Editor's Note: This column was co-authored by Jay W. Richards.
The debate over income inequality is a perennial one, but President Obama has made it the cause du jour with a renewed emphasis in his upcoming State of the Union speech. He has invoked Pope Francis in his renewed campaign to brand inequality as the “defining challenge of our time.” Even New York City mayor Bill de Blasio is getting in on the action.
These men are not lonely voices crying in the wilderness. A 2013 Pew Research Center poll reports almost half of Americans believe the wealth gap is a serious moral problem.
Poverty is unquestionably a serious concern, but even if poverty were eradicated there would remain an enormous income gap between the family living comfortably on $100,000 a year and people like Oprah Winfrey, Bono and Bill Gates. So what exactly is the problem with income inequality? Some think there is a theological problem. Jim Wallis has claimed—when calling for an increase in the minimum wage—“God hates inequality.”
The Judeo-Christian tradition teaches that everyone is created in the image of God, and so all people, whatever their social status, should be treated with dignity and as equals before the law. There’s a lot about greed in the Bible, but not a single passage of Scripture or traditional Judeo-Christian teaching suggests that income inequality, in itself, is a moral evil.
In the Old Testament, Job and Abraham were wealthy and held up as righteous. In the New Testament, Jesus tells His Apostles they will sit on twelve thrones in the kingdom of God. So far as we know, nobody else will get those thrones. Then, too, in the early church, wealthy members gave out of their wealth to help those in need, but the redistribution that occurred was not a forced leveling but a voluntary generosity. And income differences persisted since the early church met in the large homes of their wealthier members.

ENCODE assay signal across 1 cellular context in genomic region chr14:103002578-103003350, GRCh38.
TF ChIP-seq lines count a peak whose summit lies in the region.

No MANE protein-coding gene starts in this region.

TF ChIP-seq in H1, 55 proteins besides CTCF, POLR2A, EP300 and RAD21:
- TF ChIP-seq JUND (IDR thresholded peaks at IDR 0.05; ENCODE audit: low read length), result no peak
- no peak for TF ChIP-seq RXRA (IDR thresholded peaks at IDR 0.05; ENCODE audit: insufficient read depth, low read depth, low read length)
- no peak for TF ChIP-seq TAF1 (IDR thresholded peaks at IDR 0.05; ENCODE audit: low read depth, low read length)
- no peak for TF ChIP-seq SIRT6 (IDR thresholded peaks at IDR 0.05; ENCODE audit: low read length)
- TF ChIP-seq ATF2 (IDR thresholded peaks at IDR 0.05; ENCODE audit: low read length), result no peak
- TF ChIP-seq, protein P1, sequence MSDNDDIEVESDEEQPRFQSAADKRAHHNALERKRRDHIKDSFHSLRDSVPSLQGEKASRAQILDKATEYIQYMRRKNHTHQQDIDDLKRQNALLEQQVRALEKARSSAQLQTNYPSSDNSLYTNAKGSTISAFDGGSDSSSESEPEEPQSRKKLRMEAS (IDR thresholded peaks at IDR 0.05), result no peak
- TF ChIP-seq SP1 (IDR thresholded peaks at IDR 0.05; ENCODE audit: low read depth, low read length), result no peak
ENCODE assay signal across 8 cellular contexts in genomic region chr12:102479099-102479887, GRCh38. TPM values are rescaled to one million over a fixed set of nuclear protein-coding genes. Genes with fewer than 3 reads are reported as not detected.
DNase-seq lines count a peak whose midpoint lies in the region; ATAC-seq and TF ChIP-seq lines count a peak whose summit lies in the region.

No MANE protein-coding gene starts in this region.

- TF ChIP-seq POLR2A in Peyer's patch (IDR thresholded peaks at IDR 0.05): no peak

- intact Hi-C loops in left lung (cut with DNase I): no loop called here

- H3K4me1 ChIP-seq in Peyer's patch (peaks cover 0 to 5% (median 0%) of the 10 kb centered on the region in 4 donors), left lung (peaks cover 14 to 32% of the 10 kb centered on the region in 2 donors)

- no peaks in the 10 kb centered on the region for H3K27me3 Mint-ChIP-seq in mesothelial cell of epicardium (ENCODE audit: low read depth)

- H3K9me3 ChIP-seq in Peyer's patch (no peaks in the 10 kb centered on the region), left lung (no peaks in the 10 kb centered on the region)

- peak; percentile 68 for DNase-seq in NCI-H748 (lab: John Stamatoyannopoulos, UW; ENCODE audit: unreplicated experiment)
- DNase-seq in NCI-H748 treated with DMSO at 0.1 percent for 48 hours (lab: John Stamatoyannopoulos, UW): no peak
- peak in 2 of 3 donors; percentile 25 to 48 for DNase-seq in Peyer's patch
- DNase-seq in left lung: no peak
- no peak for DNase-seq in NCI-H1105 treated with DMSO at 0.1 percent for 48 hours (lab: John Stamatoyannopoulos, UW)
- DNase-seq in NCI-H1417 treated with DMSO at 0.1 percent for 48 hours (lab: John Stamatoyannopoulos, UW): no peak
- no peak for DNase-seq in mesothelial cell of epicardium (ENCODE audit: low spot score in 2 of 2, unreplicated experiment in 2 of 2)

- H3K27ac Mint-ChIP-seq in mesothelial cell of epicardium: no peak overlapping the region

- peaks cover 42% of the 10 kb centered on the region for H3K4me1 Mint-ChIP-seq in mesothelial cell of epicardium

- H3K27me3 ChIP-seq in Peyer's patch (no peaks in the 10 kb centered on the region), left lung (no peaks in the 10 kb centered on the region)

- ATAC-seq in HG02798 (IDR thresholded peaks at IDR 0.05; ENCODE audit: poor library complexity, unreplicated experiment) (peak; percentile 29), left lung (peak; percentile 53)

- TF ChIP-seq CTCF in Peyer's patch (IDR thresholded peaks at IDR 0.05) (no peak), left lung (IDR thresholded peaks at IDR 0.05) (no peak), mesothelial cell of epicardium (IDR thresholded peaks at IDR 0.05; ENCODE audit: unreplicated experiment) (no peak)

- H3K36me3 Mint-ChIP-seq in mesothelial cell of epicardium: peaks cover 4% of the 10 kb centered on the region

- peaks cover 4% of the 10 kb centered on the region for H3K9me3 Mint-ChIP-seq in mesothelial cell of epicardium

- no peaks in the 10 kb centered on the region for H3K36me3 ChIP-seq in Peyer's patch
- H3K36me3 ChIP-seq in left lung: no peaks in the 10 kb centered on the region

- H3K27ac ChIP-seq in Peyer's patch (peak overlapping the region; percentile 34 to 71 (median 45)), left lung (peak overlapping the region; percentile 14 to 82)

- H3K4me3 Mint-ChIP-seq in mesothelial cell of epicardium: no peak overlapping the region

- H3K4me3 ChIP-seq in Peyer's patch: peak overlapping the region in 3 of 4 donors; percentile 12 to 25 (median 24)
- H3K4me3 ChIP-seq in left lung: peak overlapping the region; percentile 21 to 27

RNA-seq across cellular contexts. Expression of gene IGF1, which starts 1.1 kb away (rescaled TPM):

So why are so many Americans, including religious Americans, concerned about income inequality?
One reason is an economic misconception. Many assume that the economy is a zero-sum game, in which Peter’s wealth can only come from Paul’s poverty, thus they tend to view a wealth gap as evidence of theft.
But that’s not how a market economy works. We all know this when it comes to, say, smartphones and groceries. Steve Jobs didn’t become rich by stealing i-Pads from homeless people. He got rich by creating value for others, including millions of people less wealthy than he was. Ditto for your local grocer. The farmers grew the food, but the grocer also generates value by orchestrating a service that allows you to acquire a wide variety of food items safely and conveniently.
Wealth, in other words, can be created rather than merely transferred from one account to the other. Do we really want a society in which those who can create the most wealth are punished for doing so?
Though each of us is equal in the eyes of God, and should be equal before the law, we have diverse skills, passions and physical attributes. Where this is obvious, and where the contribution of those talents is easily grasped, people are unlikely to complain. Few publicly begrudge the incomes of professional athletes, actors and high tech entrepreneurs. The greedy one percenters we hear about are invariably Wall Street bankers and corporate CEOs, those doing jobs whose value is difficult to grasp because the contribution is abstract.
There are nations that acted on this animus against finance, labeling the business class as leeches and sending them out into the fields either to be killed or do subsistence farming. Those economies imploded, so apparently high-level business managers actually do perform something useful and hard to replicate.
It would be easy to end there, but there’s another wrinkle that when ironed out reveals a legitimate complaint against Wall Street bankers and corporate CEOs. Some seem to have acquired their wealth through political connections rather than value creation. That’s cronyism, not capitalism. And many Americans rightly view cronyism as a moral outrage, since it substitutes the voluntary exchanges of a market for the coercive power of the state.
Rather than fixating on income inequality, then, we should focus on the real problems: poverty, cronyism and the human capacity wasted due to high unemployment. The significant “gap” is not between the homeless and the Tom Bradys of the World, or between the McDonald’s employees and all the Fortune 500 CEOs. The real divide is between the cronies in Washington and everyone else, including the poor and unemployed. Vilifying and punishing genuine wealth creation will remedy none of these problems.
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